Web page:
(c) When determining whether the facility or individual is the responsible party for substantiated maltreatment or whether both the facility and the individual are responsible for substantiated maltreatment, the lead agency shall consider at least the following mitigating factors:
(1) whether the actions of the facility or the individual caregivers were in accordance with, and followed the terms of, an erroneous physician order, prescription, resident care plan, or directive. This is not a mitigating factor when the facility or caregiver is responsible for the issuance of the erroneous order, prescription, plan, or directive or knows or should have known of the errors and took no reasonable measures to correct the defect before administering care;
(2) the comparative responsibility between the facility, other caregivers, and requirements placed upon the employee, including but not limited to, the facility's compliance with related regulatory standards and factors such as the adequacy of facility policies and procedures, the adequacy of facility training, the adequacy of an individual's participation in the training, the adequacy of caregiver supervision, the adequacy of facility staffing levels, and a consideration of the scope of the individual employee's authority; and
(3) whether the facility or individual followed professional standards in exercising professional judgment.
(d) When substantiated maltreatment is determined to have been committed by an individual who is also the facility license holder, both the individual and the facility must be determined responsible for the maltreatment, and both the background study disqualification standards under section 245C.15, subdivision 4, and the licensing actions under section 245A.06 or 245A.07 apply.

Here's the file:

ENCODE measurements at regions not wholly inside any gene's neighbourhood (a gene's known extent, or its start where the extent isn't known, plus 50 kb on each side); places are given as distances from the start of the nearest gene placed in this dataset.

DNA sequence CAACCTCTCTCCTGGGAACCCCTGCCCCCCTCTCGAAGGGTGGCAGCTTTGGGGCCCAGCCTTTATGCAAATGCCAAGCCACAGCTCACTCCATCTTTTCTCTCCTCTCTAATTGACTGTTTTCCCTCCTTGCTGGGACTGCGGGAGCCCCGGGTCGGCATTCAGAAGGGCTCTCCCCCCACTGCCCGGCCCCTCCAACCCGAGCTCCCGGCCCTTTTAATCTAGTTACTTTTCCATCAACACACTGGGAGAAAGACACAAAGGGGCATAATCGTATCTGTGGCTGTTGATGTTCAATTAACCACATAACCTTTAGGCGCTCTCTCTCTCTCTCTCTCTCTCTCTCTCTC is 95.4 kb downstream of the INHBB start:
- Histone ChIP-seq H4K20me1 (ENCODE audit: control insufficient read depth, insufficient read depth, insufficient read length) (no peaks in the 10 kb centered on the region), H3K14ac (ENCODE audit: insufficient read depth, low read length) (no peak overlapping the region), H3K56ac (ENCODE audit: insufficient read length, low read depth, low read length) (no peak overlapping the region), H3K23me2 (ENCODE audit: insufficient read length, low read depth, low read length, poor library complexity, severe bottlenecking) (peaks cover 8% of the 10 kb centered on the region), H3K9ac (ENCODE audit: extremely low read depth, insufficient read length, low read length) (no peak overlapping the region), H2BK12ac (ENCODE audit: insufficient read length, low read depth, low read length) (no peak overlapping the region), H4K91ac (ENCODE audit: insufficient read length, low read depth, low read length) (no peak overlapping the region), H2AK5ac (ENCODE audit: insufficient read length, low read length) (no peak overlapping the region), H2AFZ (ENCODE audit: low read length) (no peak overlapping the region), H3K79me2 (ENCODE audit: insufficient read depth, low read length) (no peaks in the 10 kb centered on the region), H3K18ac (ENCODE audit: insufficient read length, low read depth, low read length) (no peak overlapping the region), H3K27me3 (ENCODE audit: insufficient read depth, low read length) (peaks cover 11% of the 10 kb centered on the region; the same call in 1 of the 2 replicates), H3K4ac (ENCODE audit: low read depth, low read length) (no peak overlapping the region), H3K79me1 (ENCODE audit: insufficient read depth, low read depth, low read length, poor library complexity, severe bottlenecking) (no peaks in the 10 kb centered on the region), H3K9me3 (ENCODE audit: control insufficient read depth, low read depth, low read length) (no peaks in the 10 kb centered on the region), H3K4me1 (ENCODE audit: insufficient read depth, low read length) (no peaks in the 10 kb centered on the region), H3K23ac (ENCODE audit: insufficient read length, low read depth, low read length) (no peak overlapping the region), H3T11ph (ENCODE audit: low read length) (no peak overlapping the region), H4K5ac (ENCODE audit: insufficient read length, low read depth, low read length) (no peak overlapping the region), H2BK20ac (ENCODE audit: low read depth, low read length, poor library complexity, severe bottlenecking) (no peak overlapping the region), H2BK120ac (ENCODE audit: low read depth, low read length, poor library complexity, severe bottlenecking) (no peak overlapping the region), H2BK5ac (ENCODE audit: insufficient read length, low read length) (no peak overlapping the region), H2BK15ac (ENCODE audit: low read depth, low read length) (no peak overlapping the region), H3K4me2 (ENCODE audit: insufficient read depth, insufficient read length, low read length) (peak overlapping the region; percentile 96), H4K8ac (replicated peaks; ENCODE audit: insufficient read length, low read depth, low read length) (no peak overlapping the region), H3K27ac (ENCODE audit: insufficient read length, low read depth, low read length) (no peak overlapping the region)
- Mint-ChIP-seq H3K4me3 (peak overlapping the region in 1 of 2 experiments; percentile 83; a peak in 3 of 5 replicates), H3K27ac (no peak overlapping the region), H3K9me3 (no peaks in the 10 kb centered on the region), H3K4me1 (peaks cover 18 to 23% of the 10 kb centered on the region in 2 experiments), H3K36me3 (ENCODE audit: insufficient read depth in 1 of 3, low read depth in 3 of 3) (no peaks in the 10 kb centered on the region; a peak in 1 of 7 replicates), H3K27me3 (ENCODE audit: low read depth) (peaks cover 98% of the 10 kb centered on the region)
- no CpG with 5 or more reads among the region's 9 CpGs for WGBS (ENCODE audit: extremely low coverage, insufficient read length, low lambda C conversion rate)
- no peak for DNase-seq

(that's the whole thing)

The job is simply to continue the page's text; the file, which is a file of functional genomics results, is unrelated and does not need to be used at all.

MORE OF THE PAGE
(e) The lead agency shall complete its final disposition within 60 calendar days. If the lead agency is unable to complete its final disposition within 60 calendar days, the lead agency shall notify the following persons provided that the notification will not endanger the vulnerable adult or hamper the investigation: (1) the vulnerable adult or the vulnerable adult's legal guardian, when known, if the lead agency knows them to be aware of the investigation; and (2) the facility, where applicable. The notice shall contain the reason for the delay and the projected completion date. If the lead agency is unable to complete its final disposition by a subsequent projected completion date, the lead agency shall again notify the vulnerable adult or the vulnerable adult's legal guardian, when known if the lead agency knows them to be aware of the investigation, and the facility, where applicable, of the reason for the delay and the revised projected completion date provided that the notification will not endanger the vulnerable adult or hamper the investigation. A lead agency's inability to complete the final disposition within 60 calendar days or by any projected completion date does not invalidate the final disposition.